Explicit details of the private life of Chinese-American investor and social media celebrity Charles Xue have emerged along with a video showing him admitting an addiction to prostitutes.
In the latest twist to China’s crackdown on internet celebrities and so-called “rumour mongers, Beijing police on Wednesday released more details regarding the arrest of Xue, better known for his online alias "Xue Manzi". Xue was detained in Beijing last week for his suspected involvement with prostitutes.
Video footage shows Xue answering the door of an apartment, where he was allegedly caught having sex with a prostitute, surnamed Zhang, when police went there last Friday. He is later seen in a Chinese jail wearing an inmate’s suit and being escorted by guards. By the end of the clip, Xue confessed to having sex with a prostitute named “A Yun.”
“I was addicted [to prostitution], ” Xue is heard saying in the recording.
Police also accused Xue of being involved in “assembling the public to engage in promiscuous sex,” after new evidence showed Xue had sex with more than 10 prostitutes and on several occasions paid several of them to participate in orgies.
Liu Lin, a Beijing lawyer told China’s Legal Times the silver-haired Xue could face up to five years in jail if convicted of “assembling the public to engage in promiscuous sex”. In China, this is an offence which involves a person having sex with more than three other people.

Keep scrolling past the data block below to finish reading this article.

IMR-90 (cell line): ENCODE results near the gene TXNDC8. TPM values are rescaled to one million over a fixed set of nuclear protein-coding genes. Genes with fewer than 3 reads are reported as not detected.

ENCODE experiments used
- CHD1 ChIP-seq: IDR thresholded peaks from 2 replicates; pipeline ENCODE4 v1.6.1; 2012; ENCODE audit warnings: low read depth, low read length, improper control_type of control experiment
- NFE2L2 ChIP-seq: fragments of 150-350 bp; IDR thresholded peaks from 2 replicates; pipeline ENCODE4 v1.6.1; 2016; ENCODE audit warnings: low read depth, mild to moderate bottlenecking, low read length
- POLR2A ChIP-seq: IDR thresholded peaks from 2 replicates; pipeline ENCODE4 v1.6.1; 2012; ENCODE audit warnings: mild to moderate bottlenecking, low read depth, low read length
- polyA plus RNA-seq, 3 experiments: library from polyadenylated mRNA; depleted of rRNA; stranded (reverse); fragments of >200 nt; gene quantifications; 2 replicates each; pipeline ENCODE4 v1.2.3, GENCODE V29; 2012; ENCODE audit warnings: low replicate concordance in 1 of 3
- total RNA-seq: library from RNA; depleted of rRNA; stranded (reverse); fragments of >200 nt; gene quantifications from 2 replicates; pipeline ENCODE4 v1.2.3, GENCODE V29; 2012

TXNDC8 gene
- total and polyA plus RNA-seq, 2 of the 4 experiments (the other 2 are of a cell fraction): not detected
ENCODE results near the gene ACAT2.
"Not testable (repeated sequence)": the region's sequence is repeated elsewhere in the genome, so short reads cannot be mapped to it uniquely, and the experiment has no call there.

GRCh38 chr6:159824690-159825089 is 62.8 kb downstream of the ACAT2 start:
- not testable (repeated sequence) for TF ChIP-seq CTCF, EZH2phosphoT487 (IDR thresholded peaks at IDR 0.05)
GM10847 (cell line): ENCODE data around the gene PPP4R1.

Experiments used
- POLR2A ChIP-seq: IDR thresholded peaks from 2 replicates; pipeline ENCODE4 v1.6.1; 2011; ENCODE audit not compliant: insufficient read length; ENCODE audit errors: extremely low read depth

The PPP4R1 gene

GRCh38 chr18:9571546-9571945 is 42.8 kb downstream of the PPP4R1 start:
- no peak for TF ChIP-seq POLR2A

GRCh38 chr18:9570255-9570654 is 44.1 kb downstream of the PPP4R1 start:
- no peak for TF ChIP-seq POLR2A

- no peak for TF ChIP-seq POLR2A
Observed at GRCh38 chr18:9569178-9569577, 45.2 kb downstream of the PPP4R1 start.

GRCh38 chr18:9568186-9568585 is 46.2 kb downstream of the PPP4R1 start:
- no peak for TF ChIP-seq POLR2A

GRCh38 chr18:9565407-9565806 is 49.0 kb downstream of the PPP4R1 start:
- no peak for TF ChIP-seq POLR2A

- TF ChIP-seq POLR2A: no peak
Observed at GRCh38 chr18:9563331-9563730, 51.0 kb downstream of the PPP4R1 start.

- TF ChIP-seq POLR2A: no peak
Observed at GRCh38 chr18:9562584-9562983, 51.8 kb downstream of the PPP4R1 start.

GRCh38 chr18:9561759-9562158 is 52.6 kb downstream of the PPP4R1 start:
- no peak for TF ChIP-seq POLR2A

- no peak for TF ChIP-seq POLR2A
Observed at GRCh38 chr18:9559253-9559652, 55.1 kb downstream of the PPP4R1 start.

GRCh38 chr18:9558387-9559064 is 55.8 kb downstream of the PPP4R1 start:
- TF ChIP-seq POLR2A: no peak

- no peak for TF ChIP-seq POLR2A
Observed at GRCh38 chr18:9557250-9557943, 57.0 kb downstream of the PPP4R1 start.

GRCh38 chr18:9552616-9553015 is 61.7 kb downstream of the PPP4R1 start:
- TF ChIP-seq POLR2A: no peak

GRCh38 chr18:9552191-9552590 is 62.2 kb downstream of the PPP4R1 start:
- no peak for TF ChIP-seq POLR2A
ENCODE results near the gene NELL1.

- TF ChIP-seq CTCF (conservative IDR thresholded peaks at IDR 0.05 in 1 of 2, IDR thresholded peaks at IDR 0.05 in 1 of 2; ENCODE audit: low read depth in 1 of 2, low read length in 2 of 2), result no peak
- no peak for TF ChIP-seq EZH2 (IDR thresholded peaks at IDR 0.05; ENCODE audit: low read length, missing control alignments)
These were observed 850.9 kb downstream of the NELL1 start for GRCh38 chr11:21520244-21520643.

Despite speculation that Xue’s arrest had been staged by the Communist Party to silence its critics, Beijing police insisted they were tipped off by alarmed neighbours. Zhang Xiaoguang, a police spokesman, told the Chinese media 27 people had been detained in a series of operations which led to Xue’s arrest.
Xue had acted arrogantly and initially refused to talk to police - claiming he was an American citizen and would only talk to his lawyer, according to media reports. At first, he also lied to police, claiming he was a “friend” of the woman, and had given her 1,500 yuan because she sprained her ankle, the reports said.
Yet Xue seemed to have “softened” later into the investigation, admitting to police he had picked up his “bad habit” while living overseas. He had particularly “indulged” himself in recent years after realising he was older and should just “seize the day,” police said.
Media reports also emphasised Xue’s preference for “younger and slimmer” women and his tendency to delay paying them.
People’s Daily, the mouthpiece of the Chinese Communist Party, ran an editorial on Thursday, entitled “Internet celebrities should guard the bottom line among all others.” It urged opinion leaders to “act consistently with their own words”.
Along with other outspoken public figures, such as internet entrepreneur Kai-fu Lee, economist Mao Yushi, venture capitalist Wang Gongquan and lawyer Pu Zhiqiang, Xue is routinely branded by online conservatives, and sometimes official newspapers like the Global Times, as "slaves of hostile Western forces". They are frequently accused of seeking to undermine the rule of the Communist Party by calling for political reform.